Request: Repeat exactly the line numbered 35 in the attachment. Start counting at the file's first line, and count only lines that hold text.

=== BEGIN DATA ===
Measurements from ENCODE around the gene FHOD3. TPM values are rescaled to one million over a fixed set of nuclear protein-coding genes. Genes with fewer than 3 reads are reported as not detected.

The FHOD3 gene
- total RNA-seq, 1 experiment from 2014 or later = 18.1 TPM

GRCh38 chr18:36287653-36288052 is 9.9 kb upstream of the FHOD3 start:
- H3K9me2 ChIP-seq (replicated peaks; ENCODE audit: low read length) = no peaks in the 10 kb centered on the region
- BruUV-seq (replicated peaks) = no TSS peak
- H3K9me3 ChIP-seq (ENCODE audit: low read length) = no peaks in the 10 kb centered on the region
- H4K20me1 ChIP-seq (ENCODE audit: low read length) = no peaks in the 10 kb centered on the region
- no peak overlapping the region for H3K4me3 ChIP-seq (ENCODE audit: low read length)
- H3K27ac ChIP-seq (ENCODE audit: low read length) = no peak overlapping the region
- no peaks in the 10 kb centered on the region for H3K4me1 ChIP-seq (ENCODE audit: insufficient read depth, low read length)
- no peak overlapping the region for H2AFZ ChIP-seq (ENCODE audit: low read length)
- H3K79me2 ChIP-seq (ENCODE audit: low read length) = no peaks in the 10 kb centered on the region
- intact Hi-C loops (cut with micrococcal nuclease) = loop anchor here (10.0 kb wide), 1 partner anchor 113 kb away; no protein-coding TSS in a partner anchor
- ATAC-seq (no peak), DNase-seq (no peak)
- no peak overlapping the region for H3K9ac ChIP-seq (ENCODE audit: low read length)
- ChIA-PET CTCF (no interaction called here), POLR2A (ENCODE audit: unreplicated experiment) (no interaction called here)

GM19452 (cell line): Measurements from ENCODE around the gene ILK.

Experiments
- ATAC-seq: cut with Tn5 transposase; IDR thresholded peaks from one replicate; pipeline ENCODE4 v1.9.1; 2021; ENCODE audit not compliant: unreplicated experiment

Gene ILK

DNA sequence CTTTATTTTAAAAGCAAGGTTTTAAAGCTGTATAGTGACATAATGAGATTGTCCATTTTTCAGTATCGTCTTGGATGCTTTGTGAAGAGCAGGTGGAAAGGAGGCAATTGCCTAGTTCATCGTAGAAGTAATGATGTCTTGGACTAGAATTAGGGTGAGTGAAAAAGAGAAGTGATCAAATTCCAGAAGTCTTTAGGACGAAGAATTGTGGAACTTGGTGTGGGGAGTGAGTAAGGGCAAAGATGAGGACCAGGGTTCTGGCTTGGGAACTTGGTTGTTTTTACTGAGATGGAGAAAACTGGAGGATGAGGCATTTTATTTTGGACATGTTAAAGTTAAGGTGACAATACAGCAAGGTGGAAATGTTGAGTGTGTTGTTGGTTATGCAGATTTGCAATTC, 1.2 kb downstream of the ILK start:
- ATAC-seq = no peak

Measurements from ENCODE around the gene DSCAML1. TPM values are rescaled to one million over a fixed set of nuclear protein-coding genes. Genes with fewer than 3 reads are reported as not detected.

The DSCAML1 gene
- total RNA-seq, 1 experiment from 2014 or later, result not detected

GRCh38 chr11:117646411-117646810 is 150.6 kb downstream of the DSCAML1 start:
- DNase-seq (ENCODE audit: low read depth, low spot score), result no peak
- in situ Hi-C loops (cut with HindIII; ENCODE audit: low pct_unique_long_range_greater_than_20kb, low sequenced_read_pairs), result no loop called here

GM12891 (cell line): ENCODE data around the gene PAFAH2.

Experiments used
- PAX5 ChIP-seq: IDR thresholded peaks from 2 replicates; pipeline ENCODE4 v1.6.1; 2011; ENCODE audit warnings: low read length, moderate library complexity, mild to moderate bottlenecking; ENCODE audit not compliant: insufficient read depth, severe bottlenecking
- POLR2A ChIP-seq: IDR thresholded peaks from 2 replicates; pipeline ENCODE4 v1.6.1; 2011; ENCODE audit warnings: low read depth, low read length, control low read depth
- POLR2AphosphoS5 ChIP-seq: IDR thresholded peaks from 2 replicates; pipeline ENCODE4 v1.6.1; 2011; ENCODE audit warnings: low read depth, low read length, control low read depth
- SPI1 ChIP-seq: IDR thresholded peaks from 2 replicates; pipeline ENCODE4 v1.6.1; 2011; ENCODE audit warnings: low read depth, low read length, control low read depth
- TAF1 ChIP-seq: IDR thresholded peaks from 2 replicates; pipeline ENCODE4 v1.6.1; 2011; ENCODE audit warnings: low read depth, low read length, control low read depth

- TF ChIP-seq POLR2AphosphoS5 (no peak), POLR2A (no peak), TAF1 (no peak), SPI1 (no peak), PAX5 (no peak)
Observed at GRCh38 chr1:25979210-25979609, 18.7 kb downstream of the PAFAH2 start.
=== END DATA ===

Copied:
- SPI1 ChIP-seq: IDR thresholded peaks from 2 replicates; pipeline ENCODE4 v1.6.1; 2011; ENCODE audit warnings: low read depth, low read length, control low read depth